• The ISU remains open to informal discussions with parties and is taking a pragmatic approach where possible to help investors navigate the administrative elements of the process and interpret the statutory rules.

Investors should however be warned that the regime captures a wide range of transactions – and the potential sanctions for non-compliance are severe

Notification is required if the target’s activities fall within one of 17 “strategic sectors” defined in regulation and if the transaction involves a relevant change of control.

  • The sector definitions are highly technical and can require significant upfront diligence on the target. The sectors can generally be grouped into advanced technologies, critical national infrastructure, defense and critical suppliers to the UK government. The focus of these definitions is the best indication of the areas where the government sees risks to UK national security. However, while some of the definitions were significantly streamlined over the course of the government’s consultation process on the regime, others remain wide enough to catch companies with only tangential activities in these sectors which do not obviously raise any national security concerns.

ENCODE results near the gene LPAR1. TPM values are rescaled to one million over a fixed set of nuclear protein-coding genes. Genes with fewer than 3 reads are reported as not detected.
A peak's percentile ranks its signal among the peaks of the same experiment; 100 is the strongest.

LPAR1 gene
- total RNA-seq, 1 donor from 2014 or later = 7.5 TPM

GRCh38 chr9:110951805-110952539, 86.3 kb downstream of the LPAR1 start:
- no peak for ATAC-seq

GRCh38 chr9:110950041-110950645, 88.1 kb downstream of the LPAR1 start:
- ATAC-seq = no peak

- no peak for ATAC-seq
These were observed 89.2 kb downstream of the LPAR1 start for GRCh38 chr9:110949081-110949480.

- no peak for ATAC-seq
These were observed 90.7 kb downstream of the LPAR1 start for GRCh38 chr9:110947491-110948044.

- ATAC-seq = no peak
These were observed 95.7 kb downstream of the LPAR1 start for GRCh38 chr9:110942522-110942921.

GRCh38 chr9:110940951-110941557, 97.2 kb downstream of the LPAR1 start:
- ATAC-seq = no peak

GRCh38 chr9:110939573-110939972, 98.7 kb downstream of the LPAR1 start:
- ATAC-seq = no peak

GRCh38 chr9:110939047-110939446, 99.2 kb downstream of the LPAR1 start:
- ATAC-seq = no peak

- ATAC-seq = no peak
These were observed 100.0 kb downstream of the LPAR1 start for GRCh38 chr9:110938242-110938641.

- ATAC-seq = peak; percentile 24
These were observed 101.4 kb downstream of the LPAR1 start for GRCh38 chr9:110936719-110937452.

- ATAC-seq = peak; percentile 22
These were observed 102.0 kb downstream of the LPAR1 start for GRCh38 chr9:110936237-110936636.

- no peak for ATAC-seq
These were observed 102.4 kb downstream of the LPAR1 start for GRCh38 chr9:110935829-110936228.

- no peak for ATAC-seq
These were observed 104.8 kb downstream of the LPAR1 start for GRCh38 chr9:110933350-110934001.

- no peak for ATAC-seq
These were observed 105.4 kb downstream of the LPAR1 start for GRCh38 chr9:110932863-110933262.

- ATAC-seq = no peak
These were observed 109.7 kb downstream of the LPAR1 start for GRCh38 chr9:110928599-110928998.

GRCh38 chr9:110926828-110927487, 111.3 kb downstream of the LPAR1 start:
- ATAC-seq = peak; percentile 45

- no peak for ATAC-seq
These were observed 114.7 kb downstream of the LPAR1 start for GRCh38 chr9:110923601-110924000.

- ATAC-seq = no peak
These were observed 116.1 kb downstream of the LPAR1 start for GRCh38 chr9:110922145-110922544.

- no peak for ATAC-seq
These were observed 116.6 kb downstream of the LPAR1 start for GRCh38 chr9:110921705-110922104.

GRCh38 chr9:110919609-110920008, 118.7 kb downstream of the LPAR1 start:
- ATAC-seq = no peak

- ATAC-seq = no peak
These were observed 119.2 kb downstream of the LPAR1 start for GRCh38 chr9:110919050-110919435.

• Investors should be aware that the assessment of changes of control under the legislation is not on all fours with the approach that investors will be accustomed to under merger control regimes and the legislation is full of bear traps for the unwary. For example, mandatory filings can be triggered in purely internal reorganizations where the ultimate beneficial owner remains the same and - unlike some merger control regimes - there are no exemptions for stakebuilding in the context of a public bid. Investors should therefore familiarize themselves with the idiosyncrasies of the UK rules and exercise caution in any reorganizations or share purchases to avoid any breaches.

For transactions where the target’s activities are closely linked to the mandatory sectors or the target’s activities are in scope but an investor will only acquire material influence in an entity, or the transaction only involves the acquisition of assets, it may be advisable to submit a voluntary notification for the sake of legal certainty. Transactions can otherwise be subject to call-in for five years.

Failing to notify a qualifying transaction attracts significant penalties.